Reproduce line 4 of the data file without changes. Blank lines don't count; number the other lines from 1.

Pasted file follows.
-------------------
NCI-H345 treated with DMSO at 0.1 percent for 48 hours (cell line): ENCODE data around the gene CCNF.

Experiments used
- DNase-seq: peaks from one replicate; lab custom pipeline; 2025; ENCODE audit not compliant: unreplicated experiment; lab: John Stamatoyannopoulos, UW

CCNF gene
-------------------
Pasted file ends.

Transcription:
CCNF gene